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What It’s Like to Have Sex in Space

What would it be like to have sex in outer space? Is it even possible? NASA isn't coughing up any of the dirty details, but this list is full of scientific hypotheses on what it would actually be like in zero gravity. Cosmic coitus is a bit trickier than Star Trek led us to believe. Between one's inability to get it up while up there and the amount of Velcro straps that would be necessary to keep two people together during the act, space love seems like a black hole for romance. 

Although no studies have taken place specifically on how to do it among the stars, there is enough understanding of the body's reaction to zero gravity to make some guesses and, at this point, you've reached the event horizon. There's no going back. So prepare for take off. Next stop: lunar lovemaking in all its awkward glory.

  • While Astronauts Are Up, Their Junk Stays Down

    Before we get into all the dirty details about what would make lovin' super hard in space, let's acknowledge the fact that it probably wouldn't get hard at all. Low gravity messes with blood flow regulation, meaning it doesn't move through the body the way it does down on Earth. Getting down requires increased bloodflow to the male ~organ~, so without it (or with less of it), you're in for a more disappointing time than you're used to on Earth.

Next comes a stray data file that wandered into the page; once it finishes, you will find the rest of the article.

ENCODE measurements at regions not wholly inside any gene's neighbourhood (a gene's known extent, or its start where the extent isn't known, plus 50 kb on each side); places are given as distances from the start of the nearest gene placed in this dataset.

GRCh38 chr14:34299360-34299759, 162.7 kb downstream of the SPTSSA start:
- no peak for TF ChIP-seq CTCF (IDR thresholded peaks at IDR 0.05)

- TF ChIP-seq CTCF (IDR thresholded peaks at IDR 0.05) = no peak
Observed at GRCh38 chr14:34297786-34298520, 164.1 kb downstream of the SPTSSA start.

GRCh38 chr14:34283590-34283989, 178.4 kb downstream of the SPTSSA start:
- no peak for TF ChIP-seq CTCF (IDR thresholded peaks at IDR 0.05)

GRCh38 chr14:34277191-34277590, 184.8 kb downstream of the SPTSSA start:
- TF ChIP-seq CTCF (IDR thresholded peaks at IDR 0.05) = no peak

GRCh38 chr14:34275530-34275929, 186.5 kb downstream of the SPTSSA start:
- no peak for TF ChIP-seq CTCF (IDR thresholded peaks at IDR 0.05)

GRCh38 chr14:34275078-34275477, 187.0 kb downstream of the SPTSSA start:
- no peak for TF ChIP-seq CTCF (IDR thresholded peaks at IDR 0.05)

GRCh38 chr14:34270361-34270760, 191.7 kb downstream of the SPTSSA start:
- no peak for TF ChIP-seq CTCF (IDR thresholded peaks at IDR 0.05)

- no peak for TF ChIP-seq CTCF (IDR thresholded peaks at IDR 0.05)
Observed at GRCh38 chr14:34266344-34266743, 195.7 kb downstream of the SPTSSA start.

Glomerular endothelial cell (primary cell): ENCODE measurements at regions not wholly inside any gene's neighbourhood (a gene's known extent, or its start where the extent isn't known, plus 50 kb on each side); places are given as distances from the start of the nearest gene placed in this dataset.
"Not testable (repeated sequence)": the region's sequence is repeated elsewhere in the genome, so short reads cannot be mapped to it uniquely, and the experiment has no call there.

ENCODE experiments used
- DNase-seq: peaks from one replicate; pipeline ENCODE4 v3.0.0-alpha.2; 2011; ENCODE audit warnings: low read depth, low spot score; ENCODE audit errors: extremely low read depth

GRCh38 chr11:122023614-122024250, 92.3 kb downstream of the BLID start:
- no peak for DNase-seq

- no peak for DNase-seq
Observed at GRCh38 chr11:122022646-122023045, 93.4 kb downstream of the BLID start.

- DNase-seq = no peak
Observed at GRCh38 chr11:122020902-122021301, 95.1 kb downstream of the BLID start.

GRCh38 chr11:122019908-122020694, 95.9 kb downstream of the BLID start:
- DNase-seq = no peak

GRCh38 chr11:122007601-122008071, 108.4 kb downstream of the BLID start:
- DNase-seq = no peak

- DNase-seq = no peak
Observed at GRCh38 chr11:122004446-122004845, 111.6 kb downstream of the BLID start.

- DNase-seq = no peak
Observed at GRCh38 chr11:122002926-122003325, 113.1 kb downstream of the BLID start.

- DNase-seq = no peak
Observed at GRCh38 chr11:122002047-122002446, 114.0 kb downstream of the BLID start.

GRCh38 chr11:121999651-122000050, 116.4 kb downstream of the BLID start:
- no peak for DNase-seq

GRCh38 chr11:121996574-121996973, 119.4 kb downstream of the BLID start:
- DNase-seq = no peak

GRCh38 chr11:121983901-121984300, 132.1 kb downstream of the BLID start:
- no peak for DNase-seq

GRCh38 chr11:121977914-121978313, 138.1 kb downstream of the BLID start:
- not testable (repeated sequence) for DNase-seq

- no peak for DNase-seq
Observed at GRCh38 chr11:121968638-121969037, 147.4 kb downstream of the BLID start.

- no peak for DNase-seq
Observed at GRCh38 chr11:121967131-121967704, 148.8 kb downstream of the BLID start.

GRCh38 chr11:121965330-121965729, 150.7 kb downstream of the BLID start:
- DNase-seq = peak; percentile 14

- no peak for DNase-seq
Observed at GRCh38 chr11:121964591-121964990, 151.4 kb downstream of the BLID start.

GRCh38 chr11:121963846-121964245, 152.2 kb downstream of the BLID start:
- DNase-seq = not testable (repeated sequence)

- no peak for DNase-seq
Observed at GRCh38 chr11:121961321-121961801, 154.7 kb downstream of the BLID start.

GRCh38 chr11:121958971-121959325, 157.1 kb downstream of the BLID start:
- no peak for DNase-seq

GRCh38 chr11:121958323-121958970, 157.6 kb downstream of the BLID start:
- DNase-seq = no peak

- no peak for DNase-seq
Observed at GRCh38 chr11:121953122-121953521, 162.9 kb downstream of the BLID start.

• Sex in Space Is Likely Nauseating

    Space Adaptation Sickness is the cosmic equivalent to car sickness and affects about half of space travelers. It basically makes you super nauseous while your body adjusts to the lack of gravity and, although astronauts eventually acclimate, twisting all over the place during the act would probably have an adverse affect on your SAS. It's probably best to stick to the basics. Save the sexy space swirls for your second mission.

  • Ladies Stay Dry in the Sky

    It's not just men who struggle with the funky blood flow situation of zero gravity; on and off switches in women operate in the same way. Because the blood can't rush below the space belt as easily as it does on Earth, it would be really difficult for women to prepare for take off. That's just basic aerospace biology.

  • Any Fluids Would Pool on Your Body

    As a result of micro gravity, any fluids - bodily or otherwise - would simply pool at the area of secretion, because natural convection isn't possible in outer space. So, when astronauts perform their daily exercises, they still need to excrete toxins and cool off via sweat, but must constantly wipe the building layers of salty liquid from their bodies. While this wouldn't necessarily have an effect on sexual stimulation, it could get pretty gross.